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R

Redemption

The ‘paying off’ of a mortgage when remortgaging, moving house or simply at the end of the mortgage term.

Redemption Penalties

Lenders levy redemption penalties when borrowers pay off their mortgage before the end of the agreed redemption period. They are very common with fixed rate and discounted mortgages.

Remittance Fee

This is charged by lenders for sending mortgage funds to an individual’s solicitor prior to the purchase of a property.

Remortgage

When you remortgage a property, you pay it off with the money you receive from a new mortgage, using the very same property as a security. People often remortgage to secure a more competitive interest rate.

Repayment Mortgage

Repayment mortgages, often referred to as capital repayment mortgages, require borrowers to repay on a monthly basis not just the interest on the loan but also a slice of the capital borrowed. This kind of mortgage is usually favoured by more conservative homeowners who want to guarantee that, at the end of the mortgage term, the property will belong to them.

Repossession

The unfortunate situation whereby a borrower can no longer keep up with his/her mortgage repayments and the property is legally repossessed by the lender. In order for the lender to then retrieve any outstanding debt, the property is usually sold at a public auction.

Retention

The holding back by a lender of a mortgage until certain repairs have been satisfactorily completed.

S

Self Invested Personal Pension (SIPP)

A personal pension where the person investing for his/her retirement makes the investment decisions rather than a pension fund manager. Favoured by higher net worth, more investment-savvy individuals.

Sealing Fee

A charge levied by lenders when a mortgage is repaid.

Searches

The checks carried out during the conveyancing process before the offer of a loan. They are made with local authorities and other organisations and reveal any planning proposals that could adversely affect the value of a property in the future.

Self-Certified Mortgage

These are generally for the self-employed and people with more complex forms of income. As a rule, lenders will charge a higher interest rate, or require a larger deposit to meet the increased level of risk.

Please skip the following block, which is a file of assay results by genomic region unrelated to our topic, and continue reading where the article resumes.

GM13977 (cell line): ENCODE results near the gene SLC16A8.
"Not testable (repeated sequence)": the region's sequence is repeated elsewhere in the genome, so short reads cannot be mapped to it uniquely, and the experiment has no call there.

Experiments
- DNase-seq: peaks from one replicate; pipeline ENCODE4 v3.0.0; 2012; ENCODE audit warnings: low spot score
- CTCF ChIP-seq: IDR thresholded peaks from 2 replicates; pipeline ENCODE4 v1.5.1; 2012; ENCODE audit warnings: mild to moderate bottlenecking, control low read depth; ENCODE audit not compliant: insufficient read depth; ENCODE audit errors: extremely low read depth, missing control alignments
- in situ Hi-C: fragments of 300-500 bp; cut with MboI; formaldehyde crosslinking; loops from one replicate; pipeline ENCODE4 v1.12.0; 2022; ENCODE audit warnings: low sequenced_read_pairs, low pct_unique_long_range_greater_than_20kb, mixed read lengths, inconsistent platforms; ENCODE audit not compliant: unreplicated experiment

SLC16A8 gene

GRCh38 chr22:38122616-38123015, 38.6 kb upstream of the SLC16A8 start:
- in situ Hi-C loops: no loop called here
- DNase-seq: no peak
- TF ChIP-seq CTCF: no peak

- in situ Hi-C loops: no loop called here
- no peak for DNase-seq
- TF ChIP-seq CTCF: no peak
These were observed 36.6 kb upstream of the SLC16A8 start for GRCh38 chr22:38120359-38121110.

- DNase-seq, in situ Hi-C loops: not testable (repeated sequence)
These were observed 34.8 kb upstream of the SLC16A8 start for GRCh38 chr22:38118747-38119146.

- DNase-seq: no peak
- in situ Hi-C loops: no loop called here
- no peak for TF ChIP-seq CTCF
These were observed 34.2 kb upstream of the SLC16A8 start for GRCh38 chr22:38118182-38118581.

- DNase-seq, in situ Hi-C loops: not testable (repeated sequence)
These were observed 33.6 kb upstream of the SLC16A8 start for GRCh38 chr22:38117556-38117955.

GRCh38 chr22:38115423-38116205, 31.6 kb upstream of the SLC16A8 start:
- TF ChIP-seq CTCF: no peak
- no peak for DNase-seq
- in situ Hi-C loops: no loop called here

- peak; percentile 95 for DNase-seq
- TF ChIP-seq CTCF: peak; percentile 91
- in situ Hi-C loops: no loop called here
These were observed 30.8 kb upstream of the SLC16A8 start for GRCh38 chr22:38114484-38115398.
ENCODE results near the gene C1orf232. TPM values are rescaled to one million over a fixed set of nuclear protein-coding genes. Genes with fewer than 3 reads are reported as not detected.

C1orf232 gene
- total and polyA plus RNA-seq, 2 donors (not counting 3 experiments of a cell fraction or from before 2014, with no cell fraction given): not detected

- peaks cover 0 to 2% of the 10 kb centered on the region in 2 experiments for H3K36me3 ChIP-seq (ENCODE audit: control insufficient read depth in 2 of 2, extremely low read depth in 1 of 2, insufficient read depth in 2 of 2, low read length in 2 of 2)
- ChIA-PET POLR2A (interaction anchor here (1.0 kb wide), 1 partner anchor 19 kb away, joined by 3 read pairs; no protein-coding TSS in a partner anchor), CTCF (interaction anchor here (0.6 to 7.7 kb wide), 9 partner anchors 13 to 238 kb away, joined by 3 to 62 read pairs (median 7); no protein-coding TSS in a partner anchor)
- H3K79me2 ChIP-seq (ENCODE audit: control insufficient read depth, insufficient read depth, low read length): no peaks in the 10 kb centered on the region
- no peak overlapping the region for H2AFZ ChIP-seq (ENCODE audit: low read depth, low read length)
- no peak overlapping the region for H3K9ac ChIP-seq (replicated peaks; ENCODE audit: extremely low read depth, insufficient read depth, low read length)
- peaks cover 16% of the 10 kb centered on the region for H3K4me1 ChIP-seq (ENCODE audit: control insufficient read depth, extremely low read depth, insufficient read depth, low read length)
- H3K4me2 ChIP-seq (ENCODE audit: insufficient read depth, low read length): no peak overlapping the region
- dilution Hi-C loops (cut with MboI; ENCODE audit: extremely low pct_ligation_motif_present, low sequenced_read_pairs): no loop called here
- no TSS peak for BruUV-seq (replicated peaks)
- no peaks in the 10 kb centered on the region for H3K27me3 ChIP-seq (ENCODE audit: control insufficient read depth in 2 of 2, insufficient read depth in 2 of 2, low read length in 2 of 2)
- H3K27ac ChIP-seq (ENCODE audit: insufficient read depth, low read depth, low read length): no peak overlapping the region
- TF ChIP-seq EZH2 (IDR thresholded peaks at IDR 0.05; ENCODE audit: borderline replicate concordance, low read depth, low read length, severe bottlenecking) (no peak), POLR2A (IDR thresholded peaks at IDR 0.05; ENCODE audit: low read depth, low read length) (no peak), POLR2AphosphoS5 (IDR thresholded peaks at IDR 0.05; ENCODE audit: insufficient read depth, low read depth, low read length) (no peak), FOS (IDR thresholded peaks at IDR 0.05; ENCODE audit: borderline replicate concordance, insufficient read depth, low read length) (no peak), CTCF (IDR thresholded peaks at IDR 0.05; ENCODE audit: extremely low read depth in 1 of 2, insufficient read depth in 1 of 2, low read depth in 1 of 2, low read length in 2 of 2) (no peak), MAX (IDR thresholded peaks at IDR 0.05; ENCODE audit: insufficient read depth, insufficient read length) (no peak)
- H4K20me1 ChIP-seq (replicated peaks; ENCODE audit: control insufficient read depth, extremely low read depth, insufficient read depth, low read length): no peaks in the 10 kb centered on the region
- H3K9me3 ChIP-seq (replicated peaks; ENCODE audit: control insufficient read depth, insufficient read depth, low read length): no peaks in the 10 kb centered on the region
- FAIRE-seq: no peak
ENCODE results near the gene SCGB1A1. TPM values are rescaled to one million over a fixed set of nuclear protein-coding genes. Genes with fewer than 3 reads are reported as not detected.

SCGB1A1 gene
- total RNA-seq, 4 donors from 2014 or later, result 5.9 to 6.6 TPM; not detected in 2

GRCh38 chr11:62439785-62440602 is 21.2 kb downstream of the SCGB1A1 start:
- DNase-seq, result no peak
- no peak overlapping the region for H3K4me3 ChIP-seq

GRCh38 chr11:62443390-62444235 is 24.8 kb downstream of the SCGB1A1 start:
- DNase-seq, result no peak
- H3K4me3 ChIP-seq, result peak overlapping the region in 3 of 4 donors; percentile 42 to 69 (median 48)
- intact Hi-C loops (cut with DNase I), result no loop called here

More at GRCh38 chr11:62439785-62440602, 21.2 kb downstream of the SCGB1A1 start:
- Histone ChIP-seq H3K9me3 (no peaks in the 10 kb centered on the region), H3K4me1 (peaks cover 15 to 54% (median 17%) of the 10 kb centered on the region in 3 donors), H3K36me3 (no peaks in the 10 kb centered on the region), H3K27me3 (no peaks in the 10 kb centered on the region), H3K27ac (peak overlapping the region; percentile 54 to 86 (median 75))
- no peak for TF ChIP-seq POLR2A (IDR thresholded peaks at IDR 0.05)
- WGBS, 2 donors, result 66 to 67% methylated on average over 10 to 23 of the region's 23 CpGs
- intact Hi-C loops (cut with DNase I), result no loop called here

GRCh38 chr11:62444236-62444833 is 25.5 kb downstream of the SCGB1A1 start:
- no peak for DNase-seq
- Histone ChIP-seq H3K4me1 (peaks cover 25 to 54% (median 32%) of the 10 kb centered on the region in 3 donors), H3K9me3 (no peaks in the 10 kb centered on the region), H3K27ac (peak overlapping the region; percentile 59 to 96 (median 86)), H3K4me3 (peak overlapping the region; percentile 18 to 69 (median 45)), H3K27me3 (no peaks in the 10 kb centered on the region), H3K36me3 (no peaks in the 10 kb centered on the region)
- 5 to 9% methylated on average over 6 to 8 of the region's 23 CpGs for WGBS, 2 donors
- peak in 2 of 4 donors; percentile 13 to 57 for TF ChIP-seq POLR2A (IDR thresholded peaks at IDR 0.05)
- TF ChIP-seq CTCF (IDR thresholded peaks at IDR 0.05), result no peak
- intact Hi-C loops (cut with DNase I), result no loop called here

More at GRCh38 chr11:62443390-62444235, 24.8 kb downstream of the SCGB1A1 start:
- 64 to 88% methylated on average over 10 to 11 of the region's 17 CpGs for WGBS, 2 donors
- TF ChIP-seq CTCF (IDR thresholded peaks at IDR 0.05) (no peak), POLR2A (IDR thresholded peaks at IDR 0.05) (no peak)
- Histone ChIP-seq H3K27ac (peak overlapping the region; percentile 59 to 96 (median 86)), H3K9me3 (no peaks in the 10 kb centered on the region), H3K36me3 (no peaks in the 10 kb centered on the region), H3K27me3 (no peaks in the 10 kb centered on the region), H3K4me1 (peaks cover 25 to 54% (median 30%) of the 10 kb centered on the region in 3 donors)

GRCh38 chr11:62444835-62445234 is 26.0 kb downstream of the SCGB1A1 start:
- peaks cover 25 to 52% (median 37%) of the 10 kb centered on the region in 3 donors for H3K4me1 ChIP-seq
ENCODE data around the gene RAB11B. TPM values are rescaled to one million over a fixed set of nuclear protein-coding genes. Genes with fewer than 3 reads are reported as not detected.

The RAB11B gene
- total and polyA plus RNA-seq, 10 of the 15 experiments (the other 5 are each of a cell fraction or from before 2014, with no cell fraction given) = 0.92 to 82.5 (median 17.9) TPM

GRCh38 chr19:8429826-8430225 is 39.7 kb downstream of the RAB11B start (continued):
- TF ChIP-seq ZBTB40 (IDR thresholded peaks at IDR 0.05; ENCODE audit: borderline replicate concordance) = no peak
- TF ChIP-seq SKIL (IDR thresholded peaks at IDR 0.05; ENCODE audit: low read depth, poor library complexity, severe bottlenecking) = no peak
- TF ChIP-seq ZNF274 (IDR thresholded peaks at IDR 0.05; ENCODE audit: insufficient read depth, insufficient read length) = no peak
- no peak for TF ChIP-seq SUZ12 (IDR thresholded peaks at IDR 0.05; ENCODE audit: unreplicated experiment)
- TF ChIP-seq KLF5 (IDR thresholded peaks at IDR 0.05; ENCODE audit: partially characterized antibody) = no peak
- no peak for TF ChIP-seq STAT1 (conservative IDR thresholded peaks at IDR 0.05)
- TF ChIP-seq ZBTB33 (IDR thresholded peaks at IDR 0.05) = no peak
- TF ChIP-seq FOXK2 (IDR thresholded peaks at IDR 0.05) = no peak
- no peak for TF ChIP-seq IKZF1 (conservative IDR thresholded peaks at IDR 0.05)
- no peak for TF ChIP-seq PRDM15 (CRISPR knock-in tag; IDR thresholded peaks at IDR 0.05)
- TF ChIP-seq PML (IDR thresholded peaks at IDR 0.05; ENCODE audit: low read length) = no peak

Short Lease Loan

Favoured by more speculative borrowers, these can be a cost-effective way to buy properties in some of London’s most desirable locations and generate spectacular capital growth and rental yields as a result. Changes in the law mean that individuals or companies – if they have owned a property for at least two years – can now apply for a lease extension, which will theoretically increase a property’s value.

Stamp Duty

Stamp duty is a tax levied on property purchases and applies on a sliding scale according to the price of a property. Properties below £120,000 are free from stamp duty, whereas those valued above £120,000 and below £250,000 pay stamp duty of 1%. Properties over £250,000 but not more than £500,000 are taxed at 3% and those worth more than £500,000 are charged at 4%.

Standard Variable Rate (SVR)

The standard variable rate is a type of interest rate on a mortgage that often moves in line with the Bank of England base rate. However, unlike a tracker mortgage, changes are ultimately at the lender’s discretion.

Structural Survey

Sometimes referred to as a Building Survey, this is an in-depth structural analysis of the inside and outside of a property that should reveal any hidden, or not obvious faults. Carried out by a chartered surveyor who proceeds to write an extensive report outlining any defects. Structural surveys tend to be carried out on older properties, those that have been poorly maintained or where there are subsidence concerns.

T

Term

The time period – usually in years ¬–over which a mortgage is repaid.

Term Assurance

The most common form of insurance, this pays out a lump sum if the policyholder dies at during the term of a policy. The money is usually used to pay off a mortgage or to provide financial security for the policyholder’s dependants.

Tie-in Period

If you move mortgage during a tie-in period, you will usually be charged an early redemption fee

Title Deeds

Important documents that prove ownership of the freehold and leasehold of a property.

Transfer Deed

Once you have signed the transfer deed, ownership of the property in hand is transferred to you.

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Yuriko Kagotani & Frederic De La Borderie – February 2013

Efficient, quick and straight to the point

Adviser: Rob Gill C1012213